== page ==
How to implement mobile credit card processing

The true difference between stationary and mobile payment processing is the hardware, meaning many of the following steps will be the same for implementing credit card processing in general.

Step 1: Choose a payment processor type

The first step to accepting credit cards in any fashion is to choose between setting up a merchant account with a merchant services provider or using a merchant aggregator, sometimes known as a third party processor or payment aggregator.

Merchant accounts are the accounts to which your customers’ credit and debit funds are transferred once processed. The account is opened with a merchant services provider, with whom you will be able to directly negotiate your credit card processing fees. Merchant accounts often offer additional benefits like fraud prevention services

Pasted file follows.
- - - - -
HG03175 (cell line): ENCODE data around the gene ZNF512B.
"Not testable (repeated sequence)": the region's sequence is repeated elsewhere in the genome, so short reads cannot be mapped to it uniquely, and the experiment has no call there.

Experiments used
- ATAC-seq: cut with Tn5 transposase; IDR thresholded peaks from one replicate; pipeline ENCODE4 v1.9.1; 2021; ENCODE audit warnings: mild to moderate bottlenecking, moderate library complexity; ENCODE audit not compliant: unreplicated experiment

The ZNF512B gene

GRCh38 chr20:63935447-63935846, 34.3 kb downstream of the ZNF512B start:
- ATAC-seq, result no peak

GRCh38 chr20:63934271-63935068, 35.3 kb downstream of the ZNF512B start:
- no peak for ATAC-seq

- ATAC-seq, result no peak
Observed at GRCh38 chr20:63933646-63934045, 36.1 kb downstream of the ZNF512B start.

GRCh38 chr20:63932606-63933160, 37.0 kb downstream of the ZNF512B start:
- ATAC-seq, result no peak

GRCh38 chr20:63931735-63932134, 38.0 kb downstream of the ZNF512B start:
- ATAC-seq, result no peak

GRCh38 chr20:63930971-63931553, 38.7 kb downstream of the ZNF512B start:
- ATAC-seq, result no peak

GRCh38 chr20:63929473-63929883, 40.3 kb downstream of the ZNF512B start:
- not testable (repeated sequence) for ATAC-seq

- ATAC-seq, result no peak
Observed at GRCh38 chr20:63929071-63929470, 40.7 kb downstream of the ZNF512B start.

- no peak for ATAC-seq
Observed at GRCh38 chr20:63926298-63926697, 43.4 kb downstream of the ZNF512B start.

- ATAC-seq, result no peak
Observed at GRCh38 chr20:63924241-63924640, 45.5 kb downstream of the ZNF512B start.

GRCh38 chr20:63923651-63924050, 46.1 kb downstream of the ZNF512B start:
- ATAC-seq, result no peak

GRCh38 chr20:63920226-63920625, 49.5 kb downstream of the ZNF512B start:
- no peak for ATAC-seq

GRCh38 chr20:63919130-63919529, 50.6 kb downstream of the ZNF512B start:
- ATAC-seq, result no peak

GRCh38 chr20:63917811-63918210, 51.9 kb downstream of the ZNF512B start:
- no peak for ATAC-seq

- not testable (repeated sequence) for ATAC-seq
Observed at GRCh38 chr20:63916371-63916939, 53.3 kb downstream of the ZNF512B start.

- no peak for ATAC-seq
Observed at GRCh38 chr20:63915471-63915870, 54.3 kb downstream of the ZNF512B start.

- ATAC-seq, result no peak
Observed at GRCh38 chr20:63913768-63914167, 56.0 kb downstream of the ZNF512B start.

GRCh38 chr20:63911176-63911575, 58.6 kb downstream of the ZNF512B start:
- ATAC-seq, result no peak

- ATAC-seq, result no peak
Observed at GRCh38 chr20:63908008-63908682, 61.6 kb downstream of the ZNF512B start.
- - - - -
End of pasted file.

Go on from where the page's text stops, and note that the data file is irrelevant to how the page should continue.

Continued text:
That said, merchant accounts require your company to be doing enough sales to have leverage in the negotiation. The threshold varies between merchant services providers, though typically $3,000 in monthly revenue is a good time to start thinking about setting up a merchant account. And due to the negotiation of fees, it typically takes a bit more time to set up a merchant account than to get started with an aggregator. 

For businesses under $3,000 in monthly revenue, or those looking to process credit cards on the card immediately, a merchant aggregator is a good idea. A merchant aggregator lumps many small business accounts together to create the leverage necessary to achieve affordable processing fees. The merchant aggregator then charges a single flat transaction fee to all its clients.